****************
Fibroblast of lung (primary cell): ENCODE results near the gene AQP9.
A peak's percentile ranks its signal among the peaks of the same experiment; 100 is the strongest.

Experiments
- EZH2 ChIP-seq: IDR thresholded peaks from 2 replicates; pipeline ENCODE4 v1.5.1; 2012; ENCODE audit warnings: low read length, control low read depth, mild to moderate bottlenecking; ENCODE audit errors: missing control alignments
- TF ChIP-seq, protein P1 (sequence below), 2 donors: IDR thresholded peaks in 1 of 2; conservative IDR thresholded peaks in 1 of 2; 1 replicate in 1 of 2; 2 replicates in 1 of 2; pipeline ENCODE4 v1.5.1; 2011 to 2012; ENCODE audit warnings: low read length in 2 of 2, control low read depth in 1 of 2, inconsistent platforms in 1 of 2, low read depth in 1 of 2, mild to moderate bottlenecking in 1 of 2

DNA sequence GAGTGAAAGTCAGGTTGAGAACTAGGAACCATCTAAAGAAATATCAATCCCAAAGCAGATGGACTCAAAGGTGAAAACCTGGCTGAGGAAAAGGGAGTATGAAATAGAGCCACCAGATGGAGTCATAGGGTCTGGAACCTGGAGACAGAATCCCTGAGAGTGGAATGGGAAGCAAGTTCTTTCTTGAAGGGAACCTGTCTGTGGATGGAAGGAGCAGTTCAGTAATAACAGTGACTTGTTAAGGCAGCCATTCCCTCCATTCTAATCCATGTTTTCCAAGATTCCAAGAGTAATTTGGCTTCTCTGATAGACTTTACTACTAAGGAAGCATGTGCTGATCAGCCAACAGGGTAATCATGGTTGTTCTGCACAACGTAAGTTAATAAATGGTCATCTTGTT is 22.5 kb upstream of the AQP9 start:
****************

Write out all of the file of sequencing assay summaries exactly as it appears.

Fibroblast of lung (primary cell): ENCODE results near the gene AQP9.
A peak's percentile ranks its signal among the peaks of the same experiment; 100 is the strongest.

Experiments
- EZH2 ChIP-seq: IDR thresholded peaks from 2 replicates; pipeline ENCODE4 v1.5.1; 2012; ENCODE audit warnings: low read length, control low read depth, mild to moderate bottlenecking; ENCODE audit errors: missing control alignments
- TF ChIP-seq, protein P1 (sequence below), 2 donors: IDR thresholded peaks in 1 of 2; conservative IDR thresholded peaks in 1 of 2; 1 replicate in 1 of 2; 2 replicates in 1 of 2; pipeline ENCODE4 v1.5.1; 2011 to 2012; ENCODE audit warnings: low read length in 2 of 2, control low read depth in 1 of 2, inconsistent platforms in 1 of 2, low read depth in 1 of 2, mild to moderate bottlenecking in 1 of 2

DNA sequence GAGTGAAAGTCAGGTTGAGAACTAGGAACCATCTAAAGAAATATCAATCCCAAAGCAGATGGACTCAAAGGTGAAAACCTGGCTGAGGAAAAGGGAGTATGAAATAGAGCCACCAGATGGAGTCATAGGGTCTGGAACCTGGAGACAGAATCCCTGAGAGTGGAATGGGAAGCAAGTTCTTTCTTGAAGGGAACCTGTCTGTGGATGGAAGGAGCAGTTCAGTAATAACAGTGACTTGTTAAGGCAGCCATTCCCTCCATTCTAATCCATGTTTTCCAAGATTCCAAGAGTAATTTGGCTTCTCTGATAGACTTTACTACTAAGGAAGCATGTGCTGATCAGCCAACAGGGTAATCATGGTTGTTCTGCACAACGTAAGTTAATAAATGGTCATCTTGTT is 22.5 kb upstream of the AQP9 start: